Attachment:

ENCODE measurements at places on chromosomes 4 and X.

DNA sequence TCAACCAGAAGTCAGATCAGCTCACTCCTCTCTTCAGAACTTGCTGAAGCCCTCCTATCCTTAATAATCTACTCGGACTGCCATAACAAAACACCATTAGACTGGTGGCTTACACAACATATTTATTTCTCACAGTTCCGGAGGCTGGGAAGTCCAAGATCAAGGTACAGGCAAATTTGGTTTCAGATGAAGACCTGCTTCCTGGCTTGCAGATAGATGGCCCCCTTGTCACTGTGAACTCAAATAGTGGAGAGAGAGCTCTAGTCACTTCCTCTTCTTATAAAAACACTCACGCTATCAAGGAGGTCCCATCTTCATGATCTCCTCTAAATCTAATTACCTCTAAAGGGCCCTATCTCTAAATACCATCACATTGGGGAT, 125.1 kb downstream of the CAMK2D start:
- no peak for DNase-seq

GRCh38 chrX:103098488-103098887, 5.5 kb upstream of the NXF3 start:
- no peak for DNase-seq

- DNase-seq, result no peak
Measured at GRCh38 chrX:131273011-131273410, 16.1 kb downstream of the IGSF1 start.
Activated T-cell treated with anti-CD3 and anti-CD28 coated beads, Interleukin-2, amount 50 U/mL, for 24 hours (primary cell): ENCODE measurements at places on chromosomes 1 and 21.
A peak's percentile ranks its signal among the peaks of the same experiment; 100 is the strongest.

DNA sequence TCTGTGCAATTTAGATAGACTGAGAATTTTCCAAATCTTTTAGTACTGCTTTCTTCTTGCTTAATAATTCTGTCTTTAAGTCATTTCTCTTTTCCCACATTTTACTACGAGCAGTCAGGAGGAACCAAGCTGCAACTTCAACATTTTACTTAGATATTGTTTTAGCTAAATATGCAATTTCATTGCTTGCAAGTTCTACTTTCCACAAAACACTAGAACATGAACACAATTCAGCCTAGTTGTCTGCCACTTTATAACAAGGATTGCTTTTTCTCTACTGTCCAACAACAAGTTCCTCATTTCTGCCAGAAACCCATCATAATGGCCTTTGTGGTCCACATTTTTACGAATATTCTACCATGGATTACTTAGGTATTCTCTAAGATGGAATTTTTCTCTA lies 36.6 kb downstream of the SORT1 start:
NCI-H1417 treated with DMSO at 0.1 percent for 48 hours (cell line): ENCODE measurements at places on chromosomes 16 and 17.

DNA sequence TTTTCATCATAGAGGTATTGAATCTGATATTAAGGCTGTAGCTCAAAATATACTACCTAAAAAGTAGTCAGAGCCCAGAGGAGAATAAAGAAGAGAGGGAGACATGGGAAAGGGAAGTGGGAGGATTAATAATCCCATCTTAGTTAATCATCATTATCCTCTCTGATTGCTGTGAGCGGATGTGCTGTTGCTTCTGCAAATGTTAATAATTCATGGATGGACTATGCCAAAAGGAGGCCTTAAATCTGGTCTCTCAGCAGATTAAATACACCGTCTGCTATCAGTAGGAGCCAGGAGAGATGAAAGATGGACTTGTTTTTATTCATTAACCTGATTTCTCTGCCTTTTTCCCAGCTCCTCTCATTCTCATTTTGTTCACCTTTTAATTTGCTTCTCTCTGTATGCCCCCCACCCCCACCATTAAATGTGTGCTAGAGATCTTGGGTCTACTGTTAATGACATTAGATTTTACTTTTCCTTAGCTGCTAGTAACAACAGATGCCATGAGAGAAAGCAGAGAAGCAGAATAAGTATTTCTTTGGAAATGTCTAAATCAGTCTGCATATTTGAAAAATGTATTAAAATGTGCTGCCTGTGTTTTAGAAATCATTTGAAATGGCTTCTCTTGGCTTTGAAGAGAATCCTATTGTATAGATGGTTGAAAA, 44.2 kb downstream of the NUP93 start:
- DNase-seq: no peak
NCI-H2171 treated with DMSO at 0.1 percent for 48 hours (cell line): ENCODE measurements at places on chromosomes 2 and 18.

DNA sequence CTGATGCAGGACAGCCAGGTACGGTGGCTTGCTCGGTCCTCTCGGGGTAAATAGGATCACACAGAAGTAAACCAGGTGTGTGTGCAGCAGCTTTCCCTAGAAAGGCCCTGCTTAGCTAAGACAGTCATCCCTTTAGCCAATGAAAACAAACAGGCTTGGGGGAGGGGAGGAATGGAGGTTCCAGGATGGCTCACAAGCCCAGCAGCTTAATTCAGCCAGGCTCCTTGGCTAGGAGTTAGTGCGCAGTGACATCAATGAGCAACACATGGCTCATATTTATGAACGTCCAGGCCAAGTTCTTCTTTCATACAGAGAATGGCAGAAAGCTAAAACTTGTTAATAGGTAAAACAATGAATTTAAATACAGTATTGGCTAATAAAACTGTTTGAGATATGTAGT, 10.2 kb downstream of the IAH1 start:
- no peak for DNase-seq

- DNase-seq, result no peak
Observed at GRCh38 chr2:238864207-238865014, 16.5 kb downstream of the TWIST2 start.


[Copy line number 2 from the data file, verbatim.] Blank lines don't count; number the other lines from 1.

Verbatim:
DNA sequence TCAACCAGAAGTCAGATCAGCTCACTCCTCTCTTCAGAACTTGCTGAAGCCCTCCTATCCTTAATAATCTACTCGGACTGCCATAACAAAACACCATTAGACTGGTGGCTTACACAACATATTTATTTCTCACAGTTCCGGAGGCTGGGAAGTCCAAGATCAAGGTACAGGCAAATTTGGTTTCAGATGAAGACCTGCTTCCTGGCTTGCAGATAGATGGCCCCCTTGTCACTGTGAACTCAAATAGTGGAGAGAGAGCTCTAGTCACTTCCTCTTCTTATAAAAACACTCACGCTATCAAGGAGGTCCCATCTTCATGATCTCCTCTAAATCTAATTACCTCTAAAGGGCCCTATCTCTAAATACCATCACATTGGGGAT, 125.1 kb downstream of the CAMK2D start: